Disabled workers who wish to apply for Social Security benefits must submit an application to the SSA. This application will involve personal information, such as date of birth and Social Security number. The applicant should be prepared to provide detailed medical records concerning the severity and extent of their disability. The applicant should also be prepared to provide employment documents and tax returns concerning their work history.

Upon receipt of a completed application, the SSA will review the information. The SSA will determine whether the applicant’s personal information, medical records, and employment history qualify for Social Security benefits. The SSA may reach out to the applicant for additional information. Finally, the SSA will make a decision and follow up with the applicant.

If you would like to know more about the application process and relevant considerations, please feel free to check out our recent blog post – What To Consider When Applying For Social Security Disability.

 

What Happens if My SSDI Claim is Denied?

Thankfully it is not the end of the road for those who are denied Social Security benefits. While it is not an ideal situation, a denied claim for SSDI or other Social Security benefits is a fairly common reality. For many people, an initial denial or rejection is simply one step in a long process.

In order to challenge a denied claim for Social Security benefits, it is important to act quickly and file a Social Security Disability appeal. The appeals process involves many steps and considerations on a short timeline.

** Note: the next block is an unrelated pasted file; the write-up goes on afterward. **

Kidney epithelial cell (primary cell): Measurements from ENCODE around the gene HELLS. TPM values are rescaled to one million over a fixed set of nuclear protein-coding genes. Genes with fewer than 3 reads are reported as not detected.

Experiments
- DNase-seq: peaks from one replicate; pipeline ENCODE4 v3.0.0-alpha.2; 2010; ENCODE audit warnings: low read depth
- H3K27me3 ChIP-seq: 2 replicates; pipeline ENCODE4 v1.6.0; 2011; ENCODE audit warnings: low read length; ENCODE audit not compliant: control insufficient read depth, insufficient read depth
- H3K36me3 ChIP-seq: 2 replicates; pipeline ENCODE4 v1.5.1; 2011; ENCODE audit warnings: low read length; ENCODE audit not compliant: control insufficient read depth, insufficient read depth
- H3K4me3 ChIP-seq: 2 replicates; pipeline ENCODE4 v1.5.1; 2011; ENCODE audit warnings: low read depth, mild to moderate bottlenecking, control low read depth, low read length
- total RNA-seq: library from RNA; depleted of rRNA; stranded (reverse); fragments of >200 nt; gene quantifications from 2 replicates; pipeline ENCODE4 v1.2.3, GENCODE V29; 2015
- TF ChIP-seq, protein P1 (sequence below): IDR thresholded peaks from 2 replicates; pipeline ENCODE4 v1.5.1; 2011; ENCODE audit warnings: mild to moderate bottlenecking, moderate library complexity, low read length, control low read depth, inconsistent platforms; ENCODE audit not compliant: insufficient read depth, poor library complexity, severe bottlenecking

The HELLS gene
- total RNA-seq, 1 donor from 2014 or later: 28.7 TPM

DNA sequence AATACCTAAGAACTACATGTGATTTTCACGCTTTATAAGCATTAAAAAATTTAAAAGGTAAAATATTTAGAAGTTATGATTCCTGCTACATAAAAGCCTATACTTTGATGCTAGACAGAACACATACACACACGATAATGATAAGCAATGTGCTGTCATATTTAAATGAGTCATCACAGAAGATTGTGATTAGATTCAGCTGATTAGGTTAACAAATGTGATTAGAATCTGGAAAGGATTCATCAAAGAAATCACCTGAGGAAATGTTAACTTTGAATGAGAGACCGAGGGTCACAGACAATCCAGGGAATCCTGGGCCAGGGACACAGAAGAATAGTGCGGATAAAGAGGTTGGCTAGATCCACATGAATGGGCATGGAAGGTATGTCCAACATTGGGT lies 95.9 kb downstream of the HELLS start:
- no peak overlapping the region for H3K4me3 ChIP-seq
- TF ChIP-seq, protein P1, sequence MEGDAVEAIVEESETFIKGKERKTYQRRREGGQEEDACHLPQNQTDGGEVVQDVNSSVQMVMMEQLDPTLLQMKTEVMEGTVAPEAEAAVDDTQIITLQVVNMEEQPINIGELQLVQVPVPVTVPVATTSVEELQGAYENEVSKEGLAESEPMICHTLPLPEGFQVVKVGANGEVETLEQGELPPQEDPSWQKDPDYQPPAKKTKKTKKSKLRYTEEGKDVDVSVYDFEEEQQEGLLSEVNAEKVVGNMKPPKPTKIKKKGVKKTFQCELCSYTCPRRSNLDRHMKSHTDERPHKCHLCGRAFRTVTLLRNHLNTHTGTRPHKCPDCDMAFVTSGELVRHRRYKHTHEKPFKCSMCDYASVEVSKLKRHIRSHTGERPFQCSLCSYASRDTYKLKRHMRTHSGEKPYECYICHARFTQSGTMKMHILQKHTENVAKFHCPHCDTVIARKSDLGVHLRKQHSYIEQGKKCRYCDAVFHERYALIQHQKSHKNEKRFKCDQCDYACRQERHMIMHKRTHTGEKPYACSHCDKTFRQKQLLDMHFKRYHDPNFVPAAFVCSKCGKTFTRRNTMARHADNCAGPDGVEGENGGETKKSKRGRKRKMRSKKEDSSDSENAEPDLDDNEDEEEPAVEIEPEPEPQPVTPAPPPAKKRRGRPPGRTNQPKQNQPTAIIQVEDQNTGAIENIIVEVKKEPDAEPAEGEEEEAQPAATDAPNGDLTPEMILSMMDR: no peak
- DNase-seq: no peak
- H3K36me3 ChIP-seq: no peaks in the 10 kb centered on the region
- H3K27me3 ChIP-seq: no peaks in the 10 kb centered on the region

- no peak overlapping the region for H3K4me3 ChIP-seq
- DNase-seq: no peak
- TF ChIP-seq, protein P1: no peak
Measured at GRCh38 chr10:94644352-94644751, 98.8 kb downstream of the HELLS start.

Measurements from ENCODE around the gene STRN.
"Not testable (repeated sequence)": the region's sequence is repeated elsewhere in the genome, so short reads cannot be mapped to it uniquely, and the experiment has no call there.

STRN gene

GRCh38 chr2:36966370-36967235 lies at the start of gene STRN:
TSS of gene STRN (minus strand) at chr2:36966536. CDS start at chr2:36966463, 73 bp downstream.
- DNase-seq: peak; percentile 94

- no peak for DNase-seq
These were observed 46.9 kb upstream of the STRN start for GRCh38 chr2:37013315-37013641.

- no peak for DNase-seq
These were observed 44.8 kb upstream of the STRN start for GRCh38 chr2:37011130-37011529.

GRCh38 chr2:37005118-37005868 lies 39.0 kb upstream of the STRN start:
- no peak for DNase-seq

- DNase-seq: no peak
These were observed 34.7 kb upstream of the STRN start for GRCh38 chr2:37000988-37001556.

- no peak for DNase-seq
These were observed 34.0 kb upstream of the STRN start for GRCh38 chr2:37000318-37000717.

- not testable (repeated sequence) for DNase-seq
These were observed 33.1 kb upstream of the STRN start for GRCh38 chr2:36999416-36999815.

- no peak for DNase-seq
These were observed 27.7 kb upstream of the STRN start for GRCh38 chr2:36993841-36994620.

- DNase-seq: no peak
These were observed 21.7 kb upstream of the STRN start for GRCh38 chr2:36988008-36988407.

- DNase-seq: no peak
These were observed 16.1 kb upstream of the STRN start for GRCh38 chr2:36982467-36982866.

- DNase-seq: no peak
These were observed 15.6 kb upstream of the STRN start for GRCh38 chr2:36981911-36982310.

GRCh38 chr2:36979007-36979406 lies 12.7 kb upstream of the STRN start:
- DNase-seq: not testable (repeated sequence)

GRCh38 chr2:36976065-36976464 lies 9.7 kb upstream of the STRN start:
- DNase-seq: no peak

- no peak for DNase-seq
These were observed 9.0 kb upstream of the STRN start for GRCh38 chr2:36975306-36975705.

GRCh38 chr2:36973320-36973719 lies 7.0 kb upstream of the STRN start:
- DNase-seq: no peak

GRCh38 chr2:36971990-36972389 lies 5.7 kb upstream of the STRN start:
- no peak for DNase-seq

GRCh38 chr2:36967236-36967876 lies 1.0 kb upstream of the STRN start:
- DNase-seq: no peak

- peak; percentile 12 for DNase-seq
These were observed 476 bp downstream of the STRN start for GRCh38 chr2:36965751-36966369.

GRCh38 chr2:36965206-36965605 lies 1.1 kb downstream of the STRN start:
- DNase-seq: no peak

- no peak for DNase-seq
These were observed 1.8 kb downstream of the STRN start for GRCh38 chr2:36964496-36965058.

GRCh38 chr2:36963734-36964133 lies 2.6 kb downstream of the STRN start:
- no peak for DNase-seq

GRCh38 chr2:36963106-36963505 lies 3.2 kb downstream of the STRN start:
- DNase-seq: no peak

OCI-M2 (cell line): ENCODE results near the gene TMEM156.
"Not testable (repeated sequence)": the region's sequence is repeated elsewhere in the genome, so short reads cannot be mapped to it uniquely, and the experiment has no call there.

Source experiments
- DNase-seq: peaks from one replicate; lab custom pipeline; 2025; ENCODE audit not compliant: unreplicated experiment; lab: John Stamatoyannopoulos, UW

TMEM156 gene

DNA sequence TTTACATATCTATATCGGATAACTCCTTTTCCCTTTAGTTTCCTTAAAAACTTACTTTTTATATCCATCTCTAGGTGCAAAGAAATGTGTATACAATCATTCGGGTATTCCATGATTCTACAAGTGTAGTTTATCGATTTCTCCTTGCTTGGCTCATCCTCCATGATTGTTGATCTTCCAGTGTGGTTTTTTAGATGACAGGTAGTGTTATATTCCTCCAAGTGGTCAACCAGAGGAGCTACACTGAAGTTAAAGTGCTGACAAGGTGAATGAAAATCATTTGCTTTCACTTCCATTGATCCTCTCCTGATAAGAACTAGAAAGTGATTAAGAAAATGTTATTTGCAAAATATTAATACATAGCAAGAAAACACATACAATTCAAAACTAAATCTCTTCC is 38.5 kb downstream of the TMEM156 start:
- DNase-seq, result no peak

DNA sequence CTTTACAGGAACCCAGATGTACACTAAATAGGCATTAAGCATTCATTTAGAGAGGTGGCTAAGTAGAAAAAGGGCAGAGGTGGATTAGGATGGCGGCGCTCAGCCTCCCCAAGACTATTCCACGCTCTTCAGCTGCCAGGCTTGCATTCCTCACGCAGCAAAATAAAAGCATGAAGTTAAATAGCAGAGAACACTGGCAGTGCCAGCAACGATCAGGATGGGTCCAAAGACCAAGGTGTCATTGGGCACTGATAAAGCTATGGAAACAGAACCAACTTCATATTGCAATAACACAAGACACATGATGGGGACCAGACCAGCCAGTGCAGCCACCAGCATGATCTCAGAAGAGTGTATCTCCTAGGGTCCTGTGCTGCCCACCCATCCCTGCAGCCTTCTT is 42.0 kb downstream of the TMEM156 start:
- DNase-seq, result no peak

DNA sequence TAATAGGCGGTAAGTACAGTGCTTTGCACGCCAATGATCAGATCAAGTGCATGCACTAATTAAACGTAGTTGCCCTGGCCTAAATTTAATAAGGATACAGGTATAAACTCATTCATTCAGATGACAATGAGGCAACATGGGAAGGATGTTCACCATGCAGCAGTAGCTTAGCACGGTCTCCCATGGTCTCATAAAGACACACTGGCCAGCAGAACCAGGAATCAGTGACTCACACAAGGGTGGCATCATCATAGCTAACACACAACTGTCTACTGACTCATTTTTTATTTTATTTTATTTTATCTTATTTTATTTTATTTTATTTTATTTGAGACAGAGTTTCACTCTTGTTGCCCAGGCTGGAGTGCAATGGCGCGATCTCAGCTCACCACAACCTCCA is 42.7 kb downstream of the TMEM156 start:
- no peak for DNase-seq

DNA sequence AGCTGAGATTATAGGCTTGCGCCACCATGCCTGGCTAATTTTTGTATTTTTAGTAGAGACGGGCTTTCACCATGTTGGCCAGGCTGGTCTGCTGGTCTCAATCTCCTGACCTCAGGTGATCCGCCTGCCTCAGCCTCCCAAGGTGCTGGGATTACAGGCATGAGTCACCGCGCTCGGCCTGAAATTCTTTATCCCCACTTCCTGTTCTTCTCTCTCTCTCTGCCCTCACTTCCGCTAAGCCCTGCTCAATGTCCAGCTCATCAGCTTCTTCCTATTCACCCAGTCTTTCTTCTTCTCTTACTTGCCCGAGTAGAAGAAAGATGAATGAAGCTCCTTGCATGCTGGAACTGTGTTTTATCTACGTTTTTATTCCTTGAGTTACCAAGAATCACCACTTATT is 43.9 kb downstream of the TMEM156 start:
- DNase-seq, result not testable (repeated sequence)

During the appeals process, it will be important to demonstrate the extent of disability through medical records and treatment. It is also crucial to connect your disability to an impaired or reduced ability to perform work duties.

A successful appeal to a denied claim for Social Security benefits can even result in an award of retroactive benefits. These retroactive benefits can stretch as far back as the date you filed the appeal.

If you are interested in learning more about the appeals process for SSDI benefits, please feel free to check out our recent blog post – Social Security Disability Insurance: The Appeals Process.

 

Do You Need Legal Help?

If you are struggling to obtain Social Security benefits for a mental health disorder or other condition, there is no substitute for an experienced Social Security Disability attorney. The attorneys at Krasno, Krasno & Onwudinjo have demonstrated experience dealing with a wide variety of Social Security cases. If you need legal help, know that you can contact us immediately at 800-952-9640 or online by completing a simple form. There is no fee unless we win.